Jesus, I'm gonna regret this in the morning... but I think AZAI's got more on his side than anyone's giving him credit for.
1.) It's plainly illegal. There's no getting around that fact, and I'm someone who's fileshared for my (un)fair share of CDs. There's no way that anyone can reasonably justify using filesharing to circumvent the legal marketplace. Rationalize? Yes, but that's not the same thing.
This is true. There's no possible way that I could dispute the fact that filesharing is illegal. However, so is speeding and partaking in the occasional marijuana, and I can't see anyone here taking great pains to tear someone a new asshole for those offenses. And please don't tell me that those aren't in the same boat -- disregard any personal connection to the results of the crime (that'll be in the next point) -- as far as the legal system is concerned, the severity of the crime and the ability to quash it are pretty much even across the board for those three.
2.) MoC -- even more than slightly older companies like Criterion, BFI, and other indie labels -- probably operates on a razor-thin budget. I wouldn't expect Nick to react any other way than he did. We're talking about his livelihood here, not just his passion.
Nick, that all being said, please understand that I am entirely empathetic to your plea. That is the one part of AZAI's argument that I completely disagree with. I do believe there is positive potential to be found in filesharing in the future, but at the current point in time, your reaction to these sites is entirely reasonable and expected. Had I been using these torrents and come on the forum to find your response, I would have gladly stopped.
But you found some iffy ground on trying to get us to help do your dirty work. I'll admit, my first reaction to your post was "Damn, I wish I lived in Sweden so I could try and get in on that sweet MoC bribe action." Then I realized what exactly that would entail. And as an underground artist (not that I'm equating what these sites are doing with artistry, because I absolutely am not), particularly an underground artist who has some deep-seated issues with certain creative barriers created by the cult of the copywritten, I tend at times to put myself in situations where I would essentially be on the same side as these torrents. And the thought of people turning my name over for payment sickens me way deep down in that fucked up sense of morals I keep hidden away. Of course, it is a somewhat different story if there's an artistic purpose involved, but try telling that to Dramatists or Samuel French or, on a less corporate level, the Samuel Beckett estate. They certainly wouldn't go for it, and they are, in essence, you in this situation, Nick.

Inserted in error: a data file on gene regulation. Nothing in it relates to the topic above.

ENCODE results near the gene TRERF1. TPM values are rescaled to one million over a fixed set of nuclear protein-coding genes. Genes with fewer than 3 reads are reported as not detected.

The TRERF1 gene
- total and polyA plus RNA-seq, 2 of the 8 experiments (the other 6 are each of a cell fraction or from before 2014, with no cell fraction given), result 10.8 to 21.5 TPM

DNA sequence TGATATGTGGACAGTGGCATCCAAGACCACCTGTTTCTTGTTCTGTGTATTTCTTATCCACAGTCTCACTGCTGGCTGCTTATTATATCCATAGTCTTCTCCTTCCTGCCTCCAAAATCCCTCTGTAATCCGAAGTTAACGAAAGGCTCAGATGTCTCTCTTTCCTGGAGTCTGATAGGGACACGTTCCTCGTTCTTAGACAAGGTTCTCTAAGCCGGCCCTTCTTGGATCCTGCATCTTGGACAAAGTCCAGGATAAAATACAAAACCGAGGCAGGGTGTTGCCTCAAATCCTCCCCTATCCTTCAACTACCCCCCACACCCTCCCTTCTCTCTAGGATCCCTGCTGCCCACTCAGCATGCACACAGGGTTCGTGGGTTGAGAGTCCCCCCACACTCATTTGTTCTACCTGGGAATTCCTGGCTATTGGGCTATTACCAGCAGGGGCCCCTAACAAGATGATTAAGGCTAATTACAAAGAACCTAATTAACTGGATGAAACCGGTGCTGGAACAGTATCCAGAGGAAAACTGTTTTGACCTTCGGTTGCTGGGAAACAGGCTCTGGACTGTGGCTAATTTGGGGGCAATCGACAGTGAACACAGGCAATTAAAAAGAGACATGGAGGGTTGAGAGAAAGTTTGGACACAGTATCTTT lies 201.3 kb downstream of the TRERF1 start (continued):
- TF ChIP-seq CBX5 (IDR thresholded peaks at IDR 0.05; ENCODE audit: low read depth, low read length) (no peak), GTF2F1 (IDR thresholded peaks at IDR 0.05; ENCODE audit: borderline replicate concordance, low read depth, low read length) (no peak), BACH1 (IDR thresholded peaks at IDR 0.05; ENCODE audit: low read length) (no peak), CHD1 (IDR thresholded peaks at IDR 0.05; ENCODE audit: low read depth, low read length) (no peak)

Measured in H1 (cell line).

And what's all this bandying about of the dreaded 'r' word? Are we going to stick to legal rights or personal rights, because I know I sure as hell don't consider what the U.S. government tells me is and is not my right the end-all on the subject. I can honestly say that I have never contributed to the filesharing of an MoC disc. Can I honestly say that it's entirely out of the question that I would have? No, I can and will not. I hope you don't hold that against me personally Nick, because, like AZAI, I'm not in it to get away with things or to rip off 'the man'. There's a level of financial feasibility that I can't ignore, and "renting" a film via fileshare is a seemingly victimless (I said seemingly!) way do to that. This one's got a face now, and out of respect for you and your request (but certainly not any sense of legality or 'rights'), you have my word that MoC filesharing will not cross this mind.
But there is room for reasonable discussion here (perhaps not from Nick, and understandably so), and it's disheartening how quickly it's being shot down.
EDIT: I wanted to also second davebert's response -- didn't have a chance to see it before mine went up, but it deserves a 'here, here'.